“It’s unbelievable that this [is] here and they’re doing what they’re doing, because the system is horrible,” said Scott. “You can’t get on the phone, you wait and you wait and you wait. But thank God for the neighborhood services.”
Separately, two young, white University of Pennsylvania professors showed up. As a physician, Stanford doesn’t want to turn anyone away, but in the absence of what she views as a moral compass for many, those are the decisions she’s been forced to make.
“We’re saying, ‘You see that 80-year-old Black woman right there? She needs it more than you. And she’s not registered. And she didn’t have social media. She filled out this paper form. And right now is when she could get a ride. And she’s gonna get it first because she’s more at risk of getting sick, and more at risk of dying than you are.”
Despite reports of vaccine hesitancy among African Americans, Stanford said, she hasn’t reached a point where demand has waned among the Black community.
“Right now, I’m not seeing it,” she said. “What I’m seeing is a lot of Black people who want the vaccine.”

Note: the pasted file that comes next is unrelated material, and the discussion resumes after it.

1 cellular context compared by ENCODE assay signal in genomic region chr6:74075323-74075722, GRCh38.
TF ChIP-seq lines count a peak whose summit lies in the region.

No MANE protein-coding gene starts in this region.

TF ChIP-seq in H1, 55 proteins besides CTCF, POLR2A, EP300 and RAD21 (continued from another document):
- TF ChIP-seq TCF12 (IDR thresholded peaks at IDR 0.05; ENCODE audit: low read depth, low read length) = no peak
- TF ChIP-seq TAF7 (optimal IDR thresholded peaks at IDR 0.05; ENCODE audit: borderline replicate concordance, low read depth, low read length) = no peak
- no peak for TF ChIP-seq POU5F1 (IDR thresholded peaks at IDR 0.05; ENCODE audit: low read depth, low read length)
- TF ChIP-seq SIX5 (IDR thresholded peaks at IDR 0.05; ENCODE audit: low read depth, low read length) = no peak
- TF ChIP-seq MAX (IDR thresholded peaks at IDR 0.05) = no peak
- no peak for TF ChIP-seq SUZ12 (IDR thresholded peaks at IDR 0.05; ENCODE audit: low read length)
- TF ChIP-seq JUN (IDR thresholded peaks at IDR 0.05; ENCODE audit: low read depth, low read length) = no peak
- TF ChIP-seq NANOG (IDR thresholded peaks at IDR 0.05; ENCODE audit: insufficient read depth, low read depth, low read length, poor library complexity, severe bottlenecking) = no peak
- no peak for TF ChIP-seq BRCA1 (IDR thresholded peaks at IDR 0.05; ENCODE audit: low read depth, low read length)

She added that if she does get to a point where interest dies down, her next priority would be the Latino community, which is also at greater risk for serious infection.
The city’s Health Department has said it is approaching vaccine distribution with a renewed focus on equity after its failed partnership with Philly Fighting COVID prompted questions about why an inexperienced group of college students was chosen over Stanford’s group of medical professionals with established inroads into Philly’s Black community.
Health Commissioner Dr. Thomas Farley said that his department will prioritize equity in every vaccine distribution decision, not as a separate plan, but warned that will come at the expense of some speed.
“If we were to allow anyone to receive vaccine, we would deliver doses very quickly, but the persons receiving them would likely be the most privileged, with the most resources to get to the front of the line,” Farley said during a City Council hearing last week.
To date, only 17% of Philadelphians vaccinated have been Black in a city where 44% of residents are Black. The Health Department does not levy consequences on vaccine distributors that breach its prioritization scheme.
Ultimately, Stanford wants people to understand that line-jumping hurts everyone. She explained that if people from wealthier ZIP codes get vaccinated and return to their neighborhoods, the virus will continue to spread in the areas where rates are already high — where people are less likely to work from home, live in more densely populated dwellings, and are more likely to have a chronic condition. That will keep case counts and deaths up, making it less likely that officials can begin reopening society.
WHYY is one of over 20 news organizations producing Broke in Philly, a collaborative reporting project on solutions to poverty and the city’s push towards economic justice. Follow us at @BrokeInPhilly.